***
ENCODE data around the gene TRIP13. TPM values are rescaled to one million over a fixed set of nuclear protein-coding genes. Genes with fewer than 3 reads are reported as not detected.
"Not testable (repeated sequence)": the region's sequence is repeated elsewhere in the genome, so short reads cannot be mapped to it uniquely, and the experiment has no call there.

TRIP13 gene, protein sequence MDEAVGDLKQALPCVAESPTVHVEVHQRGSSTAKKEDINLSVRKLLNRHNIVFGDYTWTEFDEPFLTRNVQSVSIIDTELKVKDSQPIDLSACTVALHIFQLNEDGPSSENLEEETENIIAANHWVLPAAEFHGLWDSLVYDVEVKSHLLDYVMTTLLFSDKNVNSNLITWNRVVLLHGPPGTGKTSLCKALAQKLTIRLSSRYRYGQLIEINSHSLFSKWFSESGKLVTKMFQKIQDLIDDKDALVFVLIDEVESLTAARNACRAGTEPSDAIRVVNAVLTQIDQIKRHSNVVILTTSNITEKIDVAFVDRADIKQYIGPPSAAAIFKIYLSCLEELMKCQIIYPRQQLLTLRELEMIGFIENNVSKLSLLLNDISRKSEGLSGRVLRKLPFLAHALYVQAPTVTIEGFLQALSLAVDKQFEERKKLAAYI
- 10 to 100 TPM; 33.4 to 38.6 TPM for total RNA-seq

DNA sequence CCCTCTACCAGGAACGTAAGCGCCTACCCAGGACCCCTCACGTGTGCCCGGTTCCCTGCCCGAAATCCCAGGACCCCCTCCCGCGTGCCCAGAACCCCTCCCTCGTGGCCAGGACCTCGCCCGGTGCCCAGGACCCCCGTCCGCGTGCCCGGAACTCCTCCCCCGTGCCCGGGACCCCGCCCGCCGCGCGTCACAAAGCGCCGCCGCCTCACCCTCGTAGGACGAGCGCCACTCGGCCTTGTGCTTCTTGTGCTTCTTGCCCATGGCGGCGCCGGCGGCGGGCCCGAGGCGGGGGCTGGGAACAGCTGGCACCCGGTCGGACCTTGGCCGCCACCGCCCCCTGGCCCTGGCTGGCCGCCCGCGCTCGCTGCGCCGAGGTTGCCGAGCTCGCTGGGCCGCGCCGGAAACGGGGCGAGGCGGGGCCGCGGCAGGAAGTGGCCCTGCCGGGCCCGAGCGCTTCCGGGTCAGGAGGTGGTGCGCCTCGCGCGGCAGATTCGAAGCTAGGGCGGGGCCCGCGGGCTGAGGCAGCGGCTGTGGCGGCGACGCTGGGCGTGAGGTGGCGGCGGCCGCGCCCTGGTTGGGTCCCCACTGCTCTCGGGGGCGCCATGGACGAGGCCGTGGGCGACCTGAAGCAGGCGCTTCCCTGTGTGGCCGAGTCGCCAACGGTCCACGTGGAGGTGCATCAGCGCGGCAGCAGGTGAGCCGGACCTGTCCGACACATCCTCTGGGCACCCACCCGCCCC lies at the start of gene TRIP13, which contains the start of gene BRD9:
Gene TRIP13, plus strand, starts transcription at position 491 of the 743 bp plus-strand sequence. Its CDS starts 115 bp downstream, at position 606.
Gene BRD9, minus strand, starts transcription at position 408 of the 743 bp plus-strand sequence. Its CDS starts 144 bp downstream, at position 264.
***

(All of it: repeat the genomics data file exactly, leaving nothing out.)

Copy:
ENCODE data around the gene TRIP13. TPM values are rescaled to one million over a fixed set of nuclear protein-coding genes. Genes with fewer than 3 reads are reported as not detected.
"Not testable (repeated sequence)": the region's sequence is repeated elsewhere in the genome, so short reads cannot be mapped to it uniquely, and the experiment has no call there.

TRIP13 gene, protein sequence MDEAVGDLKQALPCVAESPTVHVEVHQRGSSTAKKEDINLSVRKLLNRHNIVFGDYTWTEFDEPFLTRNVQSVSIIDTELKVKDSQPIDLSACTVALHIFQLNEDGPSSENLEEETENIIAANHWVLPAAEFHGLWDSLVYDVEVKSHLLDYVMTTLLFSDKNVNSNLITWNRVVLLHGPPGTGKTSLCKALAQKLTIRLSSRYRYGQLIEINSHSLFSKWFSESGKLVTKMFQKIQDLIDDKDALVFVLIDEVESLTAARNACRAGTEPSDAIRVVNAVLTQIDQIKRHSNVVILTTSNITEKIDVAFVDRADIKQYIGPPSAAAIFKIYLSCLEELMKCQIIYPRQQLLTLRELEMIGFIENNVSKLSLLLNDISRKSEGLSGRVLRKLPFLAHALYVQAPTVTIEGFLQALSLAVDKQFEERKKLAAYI
- 10 to 100 TPM; 33.4 to 38.6 TPM for total RNA-seq

DNA sequence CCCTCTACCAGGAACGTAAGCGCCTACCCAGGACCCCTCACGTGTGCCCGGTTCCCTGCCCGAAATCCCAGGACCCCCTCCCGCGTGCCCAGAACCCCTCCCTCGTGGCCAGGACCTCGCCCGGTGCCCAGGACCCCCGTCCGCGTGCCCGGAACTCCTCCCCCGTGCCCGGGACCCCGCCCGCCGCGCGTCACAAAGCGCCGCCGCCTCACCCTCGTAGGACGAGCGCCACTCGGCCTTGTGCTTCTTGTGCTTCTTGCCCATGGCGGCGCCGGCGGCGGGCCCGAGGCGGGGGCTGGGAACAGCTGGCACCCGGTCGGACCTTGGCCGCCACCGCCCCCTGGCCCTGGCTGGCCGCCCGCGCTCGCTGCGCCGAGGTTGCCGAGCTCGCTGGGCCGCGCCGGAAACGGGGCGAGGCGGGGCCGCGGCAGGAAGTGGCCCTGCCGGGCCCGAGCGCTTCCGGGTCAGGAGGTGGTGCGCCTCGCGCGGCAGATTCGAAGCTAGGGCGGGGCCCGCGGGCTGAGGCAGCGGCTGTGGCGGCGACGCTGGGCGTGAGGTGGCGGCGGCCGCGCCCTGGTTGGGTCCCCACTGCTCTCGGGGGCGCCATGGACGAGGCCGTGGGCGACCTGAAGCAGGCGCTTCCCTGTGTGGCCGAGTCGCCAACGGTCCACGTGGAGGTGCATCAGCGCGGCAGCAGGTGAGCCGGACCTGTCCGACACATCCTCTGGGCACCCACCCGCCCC lies at the start of gene TRIP13, which contains the start of gene BRD9:
Gene TRIP13, plus strand, starts transcription at position 491 of the 743 bp plus-strand sequence. Its CDS starts 115 bp downstream, at position 606.
Gene BRD9, minus strand, starts transcription at position 408 of the 743 bp plus-strand sequence. Its CDS starts 144 bp downstream, at position 264.